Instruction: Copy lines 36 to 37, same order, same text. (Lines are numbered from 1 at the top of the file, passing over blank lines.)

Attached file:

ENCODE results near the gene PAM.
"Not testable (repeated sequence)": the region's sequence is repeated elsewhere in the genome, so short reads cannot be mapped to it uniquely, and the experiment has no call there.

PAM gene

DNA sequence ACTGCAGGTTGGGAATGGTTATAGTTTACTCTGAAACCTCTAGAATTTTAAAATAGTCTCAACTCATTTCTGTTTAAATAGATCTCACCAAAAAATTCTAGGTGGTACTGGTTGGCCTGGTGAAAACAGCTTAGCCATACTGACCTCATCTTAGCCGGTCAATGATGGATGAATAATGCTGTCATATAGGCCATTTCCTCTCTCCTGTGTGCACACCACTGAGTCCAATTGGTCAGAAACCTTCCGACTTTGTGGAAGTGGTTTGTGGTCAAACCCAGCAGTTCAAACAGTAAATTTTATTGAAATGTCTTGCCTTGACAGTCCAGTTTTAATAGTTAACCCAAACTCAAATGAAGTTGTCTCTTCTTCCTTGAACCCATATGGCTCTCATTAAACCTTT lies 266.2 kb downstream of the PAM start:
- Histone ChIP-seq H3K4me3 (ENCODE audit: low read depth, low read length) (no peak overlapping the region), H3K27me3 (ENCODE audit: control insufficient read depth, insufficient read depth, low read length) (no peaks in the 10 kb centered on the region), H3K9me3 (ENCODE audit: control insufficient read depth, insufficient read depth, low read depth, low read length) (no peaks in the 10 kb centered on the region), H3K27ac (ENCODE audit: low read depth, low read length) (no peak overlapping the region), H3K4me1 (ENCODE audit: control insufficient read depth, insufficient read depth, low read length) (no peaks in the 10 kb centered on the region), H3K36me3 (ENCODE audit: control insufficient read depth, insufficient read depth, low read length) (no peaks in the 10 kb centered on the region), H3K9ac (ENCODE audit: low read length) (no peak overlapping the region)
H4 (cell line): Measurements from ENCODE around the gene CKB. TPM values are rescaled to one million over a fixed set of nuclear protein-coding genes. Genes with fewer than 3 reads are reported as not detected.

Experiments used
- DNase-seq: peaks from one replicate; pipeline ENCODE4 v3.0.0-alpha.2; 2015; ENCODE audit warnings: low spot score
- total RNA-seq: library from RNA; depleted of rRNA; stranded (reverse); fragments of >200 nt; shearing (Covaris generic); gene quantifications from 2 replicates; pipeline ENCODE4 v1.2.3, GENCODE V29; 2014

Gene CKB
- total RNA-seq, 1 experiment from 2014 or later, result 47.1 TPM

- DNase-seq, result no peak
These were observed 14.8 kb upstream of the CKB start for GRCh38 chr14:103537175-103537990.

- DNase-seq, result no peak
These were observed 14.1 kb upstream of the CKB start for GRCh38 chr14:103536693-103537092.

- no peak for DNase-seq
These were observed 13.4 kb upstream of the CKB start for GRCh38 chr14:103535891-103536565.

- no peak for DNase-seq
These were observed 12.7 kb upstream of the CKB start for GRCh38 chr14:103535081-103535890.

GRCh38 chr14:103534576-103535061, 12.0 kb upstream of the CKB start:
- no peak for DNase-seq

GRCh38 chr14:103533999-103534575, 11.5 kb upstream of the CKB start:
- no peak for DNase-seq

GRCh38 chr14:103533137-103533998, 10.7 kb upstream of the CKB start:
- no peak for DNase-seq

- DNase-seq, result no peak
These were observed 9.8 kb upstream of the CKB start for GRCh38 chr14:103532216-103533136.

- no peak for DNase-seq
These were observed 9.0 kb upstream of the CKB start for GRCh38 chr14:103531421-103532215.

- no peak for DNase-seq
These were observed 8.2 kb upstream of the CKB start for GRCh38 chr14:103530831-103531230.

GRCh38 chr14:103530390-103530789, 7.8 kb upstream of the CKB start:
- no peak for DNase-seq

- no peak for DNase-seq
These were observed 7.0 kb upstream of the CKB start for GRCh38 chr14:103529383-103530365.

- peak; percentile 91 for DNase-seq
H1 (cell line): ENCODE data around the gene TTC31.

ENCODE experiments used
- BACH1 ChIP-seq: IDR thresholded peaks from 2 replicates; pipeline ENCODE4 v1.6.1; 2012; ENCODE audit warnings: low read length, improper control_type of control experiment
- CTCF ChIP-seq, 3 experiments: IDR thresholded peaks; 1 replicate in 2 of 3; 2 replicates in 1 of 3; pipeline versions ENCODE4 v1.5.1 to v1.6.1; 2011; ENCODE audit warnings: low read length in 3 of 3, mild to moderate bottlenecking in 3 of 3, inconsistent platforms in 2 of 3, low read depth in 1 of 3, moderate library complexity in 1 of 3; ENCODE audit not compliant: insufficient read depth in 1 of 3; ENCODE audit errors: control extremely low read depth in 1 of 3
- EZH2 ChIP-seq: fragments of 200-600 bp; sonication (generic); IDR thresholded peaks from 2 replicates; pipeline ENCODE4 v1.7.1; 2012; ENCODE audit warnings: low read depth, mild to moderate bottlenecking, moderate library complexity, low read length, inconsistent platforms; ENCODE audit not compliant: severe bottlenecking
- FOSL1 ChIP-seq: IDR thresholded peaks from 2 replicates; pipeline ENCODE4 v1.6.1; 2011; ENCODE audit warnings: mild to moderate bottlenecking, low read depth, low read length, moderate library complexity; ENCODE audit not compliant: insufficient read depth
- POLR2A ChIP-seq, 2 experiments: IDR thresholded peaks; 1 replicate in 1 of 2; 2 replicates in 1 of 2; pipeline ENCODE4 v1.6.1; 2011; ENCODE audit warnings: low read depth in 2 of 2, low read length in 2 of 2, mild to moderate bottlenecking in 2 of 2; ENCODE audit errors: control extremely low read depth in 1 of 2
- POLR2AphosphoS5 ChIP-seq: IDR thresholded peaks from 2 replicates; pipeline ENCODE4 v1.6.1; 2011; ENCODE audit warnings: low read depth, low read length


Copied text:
- peak; percentile 91 for DNase-seq
H1 (cell line): ENCODE data around the gene TTC31.